• Beneficial ownership transparency:Companies, trusts and foundations whose ownership and/or control were hidden or concealed were identified as vehicles for enabling laundering of corruption proceeds in more than 70% of over 200 cases of grand corruption surveyed by the World Bank. Secret ownership also enables collusion, self-dealing or other deception in procurement, licensing and other government processes. It further serves as an obstacle to detection and investigation of corrupt transactions. States Parties should take serious action against this abuse of secret ownership. They should introduce central registers containing beneficial ownership information and make that information public.
  • Civil society participation in anti-corruption efforts:In light of restrictions on civil society anti-corruption activities in an increasing number of countries, the COSP should give renewed recognition to the importance of civil society participation in anti-corruption efforts and the need to create and maintain a safe and enabling environment in which civil society can operate free from hindrance and insecurity. Transparency International has made a written submission to the COSP on this subject and is lead organiser of a COSP side event on civil society participation on Wednesday 4 November 2015.
  • Review Mechanism:The first cycle of reviews is very advanced, with 110 reviews already completed (as of 28 October 2015). The COSP should establish a process of follow-up to the first cycle of reviews to ensure that attention is paid to the review recommendations. States Parties should also agree to proceed with the second cycle of the UNCAC review process, including country visits, civil society participation and the publication of key review information, including timetables, self-assessments and full country reports (47 full reports have been published on the UNODC website to date.). Adequate funding should be provided for the review mechanism and for technical assistance requirements identified by the reviews. Transparency International’s 2013 UNCAC Progress Report provides a detailed explanation of most of these points. The UNCAC Coalition is lead organiser of a COSP side event on this topic on Monday 2 November 2015.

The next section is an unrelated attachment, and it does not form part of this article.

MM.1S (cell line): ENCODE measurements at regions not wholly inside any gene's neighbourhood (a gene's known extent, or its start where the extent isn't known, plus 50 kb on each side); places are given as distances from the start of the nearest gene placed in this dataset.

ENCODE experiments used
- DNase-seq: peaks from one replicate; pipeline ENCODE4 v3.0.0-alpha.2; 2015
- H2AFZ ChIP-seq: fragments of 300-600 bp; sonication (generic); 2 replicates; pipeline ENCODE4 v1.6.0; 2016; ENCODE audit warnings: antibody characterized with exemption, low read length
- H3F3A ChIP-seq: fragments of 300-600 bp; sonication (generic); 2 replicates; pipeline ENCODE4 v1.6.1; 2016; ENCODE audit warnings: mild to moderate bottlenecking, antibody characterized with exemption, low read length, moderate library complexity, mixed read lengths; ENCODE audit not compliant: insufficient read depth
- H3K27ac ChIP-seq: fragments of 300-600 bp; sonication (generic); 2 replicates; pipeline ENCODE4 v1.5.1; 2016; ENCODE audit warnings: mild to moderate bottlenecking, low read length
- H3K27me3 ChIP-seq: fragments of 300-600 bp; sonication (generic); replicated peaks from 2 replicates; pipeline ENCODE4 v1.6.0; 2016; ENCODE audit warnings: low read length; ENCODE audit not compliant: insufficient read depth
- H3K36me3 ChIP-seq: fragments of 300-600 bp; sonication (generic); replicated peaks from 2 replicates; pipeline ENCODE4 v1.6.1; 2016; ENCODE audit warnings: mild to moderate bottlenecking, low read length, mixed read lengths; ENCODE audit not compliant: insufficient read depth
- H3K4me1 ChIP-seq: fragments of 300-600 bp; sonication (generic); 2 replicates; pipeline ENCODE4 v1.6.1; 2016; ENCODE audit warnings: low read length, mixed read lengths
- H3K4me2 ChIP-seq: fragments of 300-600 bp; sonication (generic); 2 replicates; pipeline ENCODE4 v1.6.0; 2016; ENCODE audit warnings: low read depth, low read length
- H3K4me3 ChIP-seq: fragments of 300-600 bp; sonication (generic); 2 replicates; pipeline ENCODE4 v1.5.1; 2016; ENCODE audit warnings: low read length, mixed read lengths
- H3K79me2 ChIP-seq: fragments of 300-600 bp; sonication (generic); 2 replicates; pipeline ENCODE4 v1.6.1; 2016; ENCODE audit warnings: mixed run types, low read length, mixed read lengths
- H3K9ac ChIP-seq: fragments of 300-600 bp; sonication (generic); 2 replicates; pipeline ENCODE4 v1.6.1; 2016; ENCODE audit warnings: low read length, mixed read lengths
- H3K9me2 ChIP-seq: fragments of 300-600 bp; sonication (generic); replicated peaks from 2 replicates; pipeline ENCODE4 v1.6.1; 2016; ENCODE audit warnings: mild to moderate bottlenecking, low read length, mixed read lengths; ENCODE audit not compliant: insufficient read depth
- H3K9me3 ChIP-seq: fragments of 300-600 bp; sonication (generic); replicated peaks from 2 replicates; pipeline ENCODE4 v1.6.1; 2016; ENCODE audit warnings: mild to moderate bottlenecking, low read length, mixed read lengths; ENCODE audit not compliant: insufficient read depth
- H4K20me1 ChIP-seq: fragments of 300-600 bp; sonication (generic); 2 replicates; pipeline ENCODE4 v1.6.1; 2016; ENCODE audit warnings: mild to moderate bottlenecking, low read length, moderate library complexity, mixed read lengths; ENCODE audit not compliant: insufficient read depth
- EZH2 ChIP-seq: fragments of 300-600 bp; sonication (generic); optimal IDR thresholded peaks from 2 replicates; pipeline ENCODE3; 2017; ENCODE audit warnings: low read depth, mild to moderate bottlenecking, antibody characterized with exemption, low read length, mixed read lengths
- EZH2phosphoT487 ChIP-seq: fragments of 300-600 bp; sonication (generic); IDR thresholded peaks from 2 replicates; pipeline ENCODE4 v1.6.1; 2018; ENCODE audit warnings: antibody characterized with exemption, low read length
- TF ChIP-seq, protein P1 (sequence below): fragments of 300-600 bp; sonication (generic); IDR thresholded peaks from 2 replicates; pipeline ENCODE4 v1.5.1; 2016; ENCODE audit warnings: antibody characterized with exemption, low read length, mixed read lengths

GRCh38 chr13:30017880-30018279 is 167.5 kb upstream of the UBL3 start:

• Civil society observer status in COSP subsidiary bodies:Representatives of civil society organizations have been excluded from participating as observers in COSP subsidiary bodies such as the Implementation Review Group and the Working Groups on Prevention and Asset Recovery. A separate briefing for NGOs was provided as a substitute. The COSP should recognise that this practice of meeting in secrecy is counterproductive in terms of the objectives of the UNCAC and it should take steps to open up UNCAC meetings. This subject is covered in Transparency International’s written submission to the COSP on civil society participation.
    In addition, Coalition members will be conducting advocacy on other topics, such as on public procurement and climate change, both of which are the subjects of side events at the COSP.
    Corruption threatens to block achievement of the Sustainable Development Goals. Globalisation has created new challenges in tackling it. This is why it is so important that States Parties make significant advances in anti-corruption efforts at the upcoming COSP. Civil society will be contributing.

About Gillian Dell

Gillian Dell is Head of the Conventions Unit at the Transparency International Secretariat.